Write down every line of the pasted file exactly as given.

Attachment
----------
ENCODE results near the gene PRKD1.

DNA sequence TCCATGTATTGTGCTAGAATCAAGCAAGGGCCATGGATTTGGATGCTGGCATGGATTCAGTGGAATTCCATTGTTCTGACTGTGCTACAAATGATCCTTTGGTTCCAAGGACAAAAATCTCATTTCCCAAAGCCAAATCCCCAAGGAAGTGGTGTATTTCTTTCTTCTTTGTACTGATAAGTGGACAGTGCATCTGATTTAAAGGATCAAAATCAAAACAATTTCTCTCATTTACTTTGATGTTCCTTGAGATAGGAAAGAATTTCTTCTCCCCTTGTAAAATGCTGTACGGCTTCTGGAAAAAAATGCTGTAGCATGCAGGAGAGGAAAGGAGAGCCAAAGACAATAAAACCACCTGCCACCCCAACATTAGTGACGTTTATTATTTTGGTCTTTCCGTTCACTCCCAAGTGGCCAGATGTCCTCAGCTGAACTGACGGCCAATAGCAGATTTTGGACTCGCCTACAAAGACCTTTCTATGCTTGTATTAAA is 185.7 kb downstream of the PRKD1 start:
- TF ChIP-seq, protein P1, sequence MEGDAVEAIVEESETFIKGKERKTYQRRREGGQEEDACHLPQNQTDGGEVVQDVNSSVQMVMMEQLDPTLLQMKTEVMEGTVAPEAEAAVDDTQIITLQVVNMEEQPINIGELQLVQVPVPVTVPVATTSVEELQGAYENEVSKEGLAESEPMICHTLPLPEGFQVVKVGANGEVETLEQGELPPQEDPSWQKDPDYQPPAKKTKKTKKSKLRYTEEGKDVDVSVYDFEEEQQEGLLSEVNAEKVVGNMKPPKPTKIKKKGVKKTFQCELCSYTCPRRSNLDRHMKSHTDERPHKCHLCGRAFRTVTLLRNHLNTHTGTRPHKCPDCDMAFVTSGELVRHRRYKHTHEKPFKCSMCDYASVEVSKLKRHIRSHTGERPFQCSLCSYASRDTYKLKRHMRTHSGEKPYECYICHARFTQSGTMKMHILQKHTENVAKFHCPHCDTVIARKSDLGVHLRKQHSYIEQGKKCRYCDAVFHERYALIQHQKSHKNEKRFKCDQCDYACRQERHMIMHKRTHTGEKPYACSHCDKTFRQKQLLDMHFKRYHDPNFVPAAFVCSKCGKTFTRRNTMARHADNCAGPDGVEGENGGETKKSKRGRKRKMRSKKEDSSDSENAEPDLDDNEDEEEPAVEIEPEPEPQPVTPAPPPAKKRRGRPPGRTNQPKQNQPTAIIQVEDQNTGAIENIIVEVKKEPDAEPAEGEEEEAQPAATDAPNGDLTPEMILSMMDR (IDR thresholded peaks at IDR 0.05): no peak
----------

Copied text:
ENCODE results near the gene PRKD1.

DNA sequence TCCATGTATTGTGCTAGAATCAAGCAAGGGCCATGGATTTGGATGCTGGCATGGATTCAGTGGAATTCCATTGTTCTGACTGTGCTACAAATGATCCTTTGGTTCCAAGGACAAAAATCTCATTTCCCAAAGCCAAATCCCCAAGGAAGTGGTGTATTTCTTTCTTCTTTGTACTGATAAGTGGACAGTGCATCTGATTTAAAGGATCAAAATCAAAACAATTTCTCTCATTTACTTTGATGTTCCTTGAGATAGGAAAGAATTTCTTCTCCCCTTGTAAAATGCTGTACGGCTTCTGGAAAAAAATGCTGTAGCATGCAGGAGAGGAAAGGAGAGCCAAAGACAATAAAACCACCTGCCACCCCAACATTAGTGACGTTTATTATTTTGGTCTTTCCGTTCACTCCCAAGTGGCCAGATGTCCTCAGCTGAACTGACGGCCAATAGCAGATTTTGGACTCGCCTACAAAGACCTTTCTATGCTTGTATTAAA is 185.7 kb downstream of the PRKD1 start:
- TF ChIP-seq, protein P1, sequence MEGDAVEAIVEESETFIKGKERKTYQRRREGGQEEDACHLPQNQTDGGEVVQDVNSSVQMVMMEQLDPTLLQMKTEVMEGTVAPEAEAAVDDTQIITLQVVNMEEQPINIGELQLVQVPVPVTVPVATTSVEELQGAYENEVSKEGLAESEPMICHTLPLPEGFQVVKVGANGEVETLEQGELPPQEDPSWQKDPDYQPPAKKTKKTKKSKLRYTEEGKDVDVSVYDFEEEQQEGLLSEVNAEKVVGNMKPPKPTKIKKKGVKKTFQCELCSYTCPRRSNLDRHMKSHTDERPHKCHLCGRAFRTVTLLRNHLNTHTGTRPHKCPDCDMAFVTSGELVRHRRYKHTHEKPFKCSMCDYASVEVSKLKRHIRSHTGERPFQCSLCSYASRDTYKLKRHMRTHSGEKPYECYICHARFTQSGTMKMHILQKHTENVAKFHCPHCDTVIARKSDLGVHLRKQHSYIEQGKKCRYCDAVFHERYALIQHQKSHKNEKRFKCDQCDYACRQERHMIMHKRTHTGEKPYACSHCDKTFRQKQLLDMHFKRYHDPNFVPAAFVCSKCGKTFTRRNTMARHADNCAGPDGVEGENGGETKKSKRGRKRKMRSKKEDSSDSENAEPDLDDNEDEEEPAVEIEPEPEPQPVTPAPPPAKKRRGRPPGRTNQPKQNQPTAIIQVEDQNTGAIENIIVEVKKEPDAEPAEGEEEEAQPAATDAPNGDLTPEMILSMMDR (IDR thresholded peaks at IDR 0.05): no peak